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Beyond the dangerous and enduring fragility of the financial system, The Shifts and the Shocks also attends to the underlying problems of macroeconomic imbalances, in general and with particular reference to the Eurozone. The global financial crisis exposed the economic incoherence of the euro project and laid bare the bitter distributional politics that loom beneath the surface of any monetary order. Germany’s insistence on retaining a huge trade surplus and keeping inflation extremely low forces considerable burdens of adjustment onto its European partners, demands made easier by the rules of the system. Indeed, the even-tempered, invariably judicious Wolf raises his voice only twice, each time to chastise ruinous German policies and the shortsighted, self-satisfied attitudes that sustain them. “The euro has been a disaster,” he argues, but there is no easy way out. Without basic reforms that require the burdens of adjustment to be shared more equally, a political backlash against Kafkaesque austerity could lead to a disorderly unraveling of the monetary union, with profound and global reverberations.
The right policies were chosen but applied half-heartedly and incompletely.
On all of these fronts, Wolf does not simply observe problems, he proposes solutions (as ever, walking through the pros, cons, and potential objections to each). The shift to austerity was premature and unwise—economies need more support—and also problematic, as it left second-best and potentially risky monetary experiments as the only techniques available to policymakers trying to resuscitate economies in desperate need of life support. Wolf argues that it would be better to return to a more ambitious fiscal stimulus and stop asking too much of monetary policy. This notion will meet with table-pounding partisan opposition, but it is not a radical suggestion—it is very much in tune with what Conservative Republican heavyweight Martin Feldstein has proposed.
Given the perennial dangers of systemic risk—a problem the market, left to its own devices, is incapable of addressing—Wolf also sees the need for a regulatory body tasked to be on the alert for such risks as they inevitably develop. Most controversially, Wolf insists that we “force banks to fund themselves with equity to a far greater extent than they do today.” This too will lead to howls of protest—but those that might add their voice to that din would be well served by first reading through the pages Wolf devotes to defending his logic.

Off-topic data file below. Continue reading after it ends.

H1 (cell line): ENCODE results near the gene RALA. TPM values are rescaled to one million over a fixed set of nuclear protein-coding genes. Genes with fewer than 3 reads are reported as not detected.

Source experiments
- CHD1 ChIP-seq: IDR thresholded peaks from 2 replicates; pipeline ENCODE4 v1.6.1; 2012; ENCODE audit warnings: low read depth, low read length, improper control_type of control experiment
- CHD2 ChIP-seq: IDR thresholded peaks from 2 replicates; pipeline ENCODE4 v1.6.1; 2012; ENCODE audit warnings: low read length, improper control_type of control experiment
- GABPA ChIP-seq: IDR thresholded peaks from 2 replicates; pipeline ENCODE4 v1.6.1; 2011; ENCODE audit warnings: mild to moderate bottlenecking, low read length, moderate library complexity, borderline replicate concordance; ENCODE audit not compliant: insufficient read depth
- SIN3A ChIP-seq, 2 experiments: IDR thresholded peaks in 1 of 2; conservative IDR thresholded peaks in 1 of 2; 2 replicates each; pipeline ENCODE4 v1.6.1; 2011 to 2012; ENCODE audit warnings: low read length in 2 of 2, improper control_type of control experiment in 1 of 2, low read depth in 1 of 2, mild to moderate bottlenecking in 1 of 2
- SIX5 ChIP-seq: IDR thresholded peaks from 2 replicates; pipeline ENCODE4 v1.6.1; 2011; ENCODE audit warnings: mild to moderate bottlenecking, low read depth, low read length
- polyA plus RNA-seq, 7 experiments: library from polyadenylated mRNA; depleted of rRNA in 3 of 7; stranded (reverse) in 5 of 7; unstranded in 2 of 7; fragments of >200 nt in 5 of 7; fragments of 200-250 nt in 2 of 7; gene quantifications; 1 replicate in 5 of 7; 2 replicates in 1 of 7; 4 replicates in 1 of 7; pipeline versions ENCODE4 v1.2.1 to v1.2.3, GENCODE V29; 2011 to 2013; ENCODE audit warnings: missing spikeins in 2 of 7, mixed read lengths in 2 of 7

It is important to remember that Wolf has not shed his ideological spots—he has simply updated his analytical apparatus. “Economic globalization has produced impressive results,” which “nothing in this book contradicts,” Wolf (correctly) insists. “But financial crises are not among those wonderful results. On the contrary, they are a plague.” Finance, finally, is different from other sectors of the economy. “Indeed, it is far from clear that the globalization of debt-creating flows, particularly those created by banks, has brought much, if any, benefit to the world economy, as opposed to those who work in the financial industry.” (Or as Paul Volcker opined, before the crisis hit, “I don’t think these techniques add much to the sum of human endeavor.”)
One thing The Shifts and the Shocks makes clear is that there is an urgent need for fundamental reform. The current system is “irretrievably unstable,” and “that we should largely let the pre-crisis way of running the world economy and the financial system continue . . . is grotesquely dangerous.” Yet Wolf expects the status quo to endure, especially because of the enormous wealth and lobbying clout of the financial sector. The most harrowing passages of this book point towards the implications of this—and what will likely happen “after the next crisis.” This time, the right policies were initially chosen; but, applied half-heartedly and incompletely, such measures are now saddled with the baggage of their presumed failure by the general public. Moreover, there is also the perception (here more accurate) that in the wake of the crisis, “well-connected insiders” are “shielded from loss but impose massive costs on everybody else.” This has both fueled the rise of anxious and angry populists on both the left and right, and likely exhausted the political will that would be necessary to introduce the emergency measures required to deal with the next big crisis.
It is not a feel-good story. But if you want to understand where we are, how we got here, and the mortal dangers that lie ahead, read this book.